Pelargonium sidoides/umckaloabo/khoara

Family: Geraniaceae


Pelargonium sidioides is widely distributed shrub in South Africa, found throughout the Eastern Cape, Lesotho, the Free State and parts of Gauteng, usually in short grasslands or stony soils. This plant has heart-shaped, velvety, silver-green leaves and are mildly aromatic. This plant can be distinguished from other pelargoniums by its dark red/purple, almost black looking flowers, which are present throughout the year, peaking in mid-summer. The roots, once cut open, are red, usually with a lighter, whitish ring.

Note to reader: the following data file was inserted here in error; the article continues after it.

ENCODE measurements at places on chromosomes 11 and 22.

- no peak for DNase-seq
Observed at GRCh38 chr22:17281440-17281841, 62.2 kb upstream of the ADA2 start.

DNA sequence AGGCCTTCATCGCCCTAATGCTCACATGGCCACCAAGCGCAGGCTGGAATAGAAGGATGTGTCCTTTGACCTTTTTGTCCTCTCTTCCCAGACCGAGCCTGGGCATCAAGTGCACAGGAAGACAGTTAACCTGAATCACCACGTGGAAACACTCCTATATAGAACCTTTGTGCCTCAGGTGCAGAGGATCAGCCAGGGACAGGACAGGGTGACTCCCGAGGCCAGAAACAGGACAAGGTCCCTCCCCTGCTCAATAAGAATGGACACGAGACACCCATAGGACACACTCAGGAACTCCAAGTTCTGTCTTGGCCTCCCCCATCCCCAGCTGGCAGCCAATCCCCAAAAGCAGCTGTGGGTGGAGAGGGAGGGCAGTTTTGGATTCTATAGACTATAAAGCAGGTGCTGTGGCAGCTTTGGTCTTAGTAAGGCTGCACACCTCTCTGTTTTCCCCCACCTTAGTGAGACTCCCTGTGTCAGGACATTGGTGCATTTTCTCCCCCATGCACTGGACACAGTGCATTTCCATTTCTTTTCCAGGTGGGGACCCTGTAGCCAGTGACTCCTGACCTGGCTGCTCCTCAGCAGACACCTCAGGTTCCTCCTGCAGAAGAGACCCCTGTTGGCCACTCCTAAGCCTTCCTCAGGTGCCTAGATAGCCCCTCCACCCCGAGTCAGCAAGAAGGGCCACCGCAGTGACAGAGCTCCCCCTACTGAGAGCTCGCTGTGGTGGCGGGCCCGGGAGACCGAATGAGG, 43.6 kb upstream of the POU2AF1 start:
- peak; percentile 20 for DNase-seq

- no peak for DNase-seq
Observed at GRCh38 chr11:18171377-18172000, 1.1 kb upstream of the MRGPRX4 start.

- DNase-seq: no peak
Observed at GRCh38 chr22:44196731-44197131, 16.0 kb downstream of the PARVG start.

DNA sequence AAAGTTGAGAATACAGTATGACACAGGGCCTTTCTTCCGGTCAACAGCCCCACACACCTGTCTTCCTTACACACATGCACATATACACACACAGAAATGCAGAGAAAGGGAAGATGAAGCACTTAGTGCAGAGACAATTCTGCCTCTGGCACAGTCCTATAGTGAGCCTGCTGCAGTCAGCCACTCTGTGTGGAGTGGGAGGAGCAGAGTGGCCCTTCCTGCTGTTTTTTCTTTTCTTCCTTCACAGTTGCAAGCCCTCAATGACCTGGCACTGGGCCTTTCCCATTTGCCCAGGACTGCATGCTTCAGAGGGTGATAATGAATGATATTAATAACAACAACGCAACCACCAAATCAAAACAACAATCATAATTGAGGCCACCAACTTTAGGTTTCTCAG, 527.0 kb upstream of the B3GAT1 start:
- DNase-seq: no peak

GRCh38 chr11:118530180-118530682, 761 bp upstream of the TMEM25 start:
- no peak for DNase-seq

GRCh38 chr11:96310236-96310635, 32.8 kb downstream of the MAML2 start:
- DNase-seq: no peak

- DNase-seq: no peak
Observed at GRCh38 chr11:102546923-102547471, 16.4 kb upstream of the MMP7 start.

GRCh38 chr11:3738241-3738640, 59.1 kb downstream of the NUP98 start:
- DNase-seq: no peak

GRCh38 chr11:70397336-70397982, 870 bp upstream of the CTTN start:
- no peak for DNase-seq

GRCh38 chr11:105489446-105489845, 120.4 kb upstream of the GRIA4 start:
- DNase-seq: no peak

Herb uses

This plant has long been used for its medicinal properties. The root is distilled into an extract that is used for the treatment of coughs and colds, upper respiratory tract infections like, bronchitis, sinusitis and congestion. Research on the plant has been limited to test tube studies, the results of which indicate that P. sidoides neutralize certain bacteria and viruses, however, clinical evidence on the effects of ingestion remains unknown. The plant contains a blood thinning substance, so it should not be used in conjunction with other anticoagulants and should be avoided two weeks before any type of surgery. It should also be used with caution by those with auto-immune diseases as it may increase immune system activity.

Common Names: Black pelargonium, African geranium (Eng.) kalwerbossie, rabassam (Afr.), ikubalo, iyeza lesikhali (Xhosa), khoara-e-nyenyane (Southern Sotho), umckaloabo (German remedy)